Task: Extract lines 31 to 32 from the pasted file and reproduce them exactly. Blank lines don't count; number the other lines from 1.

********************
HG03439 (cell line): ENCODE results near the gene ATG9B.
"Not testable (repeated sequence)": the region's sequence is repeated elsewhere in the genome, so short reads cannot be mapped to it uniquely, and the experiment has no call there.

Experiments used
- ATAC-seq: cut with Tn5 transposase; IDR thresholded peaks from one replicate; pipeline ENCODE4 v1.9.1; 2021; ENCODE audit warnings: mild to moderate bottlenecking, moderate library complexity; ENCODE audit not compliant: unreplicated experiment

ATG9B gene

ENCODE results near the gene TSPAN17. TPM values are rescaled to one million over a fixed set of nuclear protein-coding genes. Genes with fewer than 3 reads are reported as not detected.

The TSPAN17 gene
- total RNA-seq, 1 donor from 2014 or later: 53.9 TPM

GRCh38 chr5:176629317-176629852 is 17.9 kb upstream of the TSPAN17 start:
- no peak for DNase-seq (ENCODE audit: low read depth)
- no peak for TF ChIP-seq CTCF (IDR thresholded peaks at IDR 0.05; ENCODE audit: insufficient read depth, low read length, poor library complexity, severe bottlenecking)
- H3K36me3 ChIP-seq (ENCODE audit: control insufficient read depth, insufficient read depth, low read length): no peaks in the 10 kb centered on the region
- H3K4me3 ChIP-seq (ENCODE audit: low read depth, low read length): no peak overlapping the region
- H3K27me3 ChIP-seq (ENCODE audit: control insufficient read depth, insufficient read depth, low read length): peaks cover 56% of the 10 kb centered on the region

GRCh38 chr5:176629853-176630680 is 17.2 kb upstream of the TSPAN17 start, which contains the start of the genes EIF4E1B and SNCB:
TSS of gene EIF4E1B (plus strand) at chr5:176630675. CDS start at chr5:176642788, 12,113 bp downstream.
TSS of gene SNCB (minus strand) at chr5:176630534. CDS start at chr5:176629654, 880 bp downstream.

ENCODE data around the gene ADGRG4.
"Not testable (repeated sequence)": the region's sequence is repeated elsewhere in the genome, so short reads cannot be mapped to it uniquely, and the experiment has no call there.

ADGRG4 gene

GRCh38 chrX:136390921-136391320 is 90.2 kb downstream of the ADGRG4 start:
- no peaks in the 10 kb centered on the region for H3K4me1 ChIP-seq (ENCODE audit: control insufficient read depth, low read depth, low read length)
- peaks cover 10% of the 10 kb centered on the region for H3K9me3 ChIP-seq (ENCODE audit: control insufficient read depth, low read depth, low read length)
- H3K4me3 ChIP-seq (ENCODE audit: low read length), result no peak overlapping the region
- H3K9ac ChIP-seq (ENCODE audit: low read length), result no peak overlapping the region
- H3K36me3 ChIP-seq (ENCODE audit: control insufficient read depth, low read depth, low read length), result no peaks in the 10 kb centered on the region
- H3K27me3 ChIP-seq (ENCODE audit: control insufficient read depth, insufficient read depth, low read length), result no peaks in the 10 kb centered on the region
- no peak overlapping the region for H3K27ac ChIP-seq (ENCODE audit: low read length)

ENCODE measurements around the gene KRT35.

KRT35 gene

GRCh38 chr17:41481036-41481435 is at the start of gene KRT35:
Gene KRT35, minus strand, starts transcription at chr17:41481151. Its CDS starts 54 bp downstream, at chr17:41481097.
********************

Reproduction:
GRCh38 chr17:41481036-41481435 is at the start of gene KRT35:
Gene KRT35, minus strand, starts transcription at chr17:41481151. Its CDS starts 54 bp downstream, at chr17:41481097.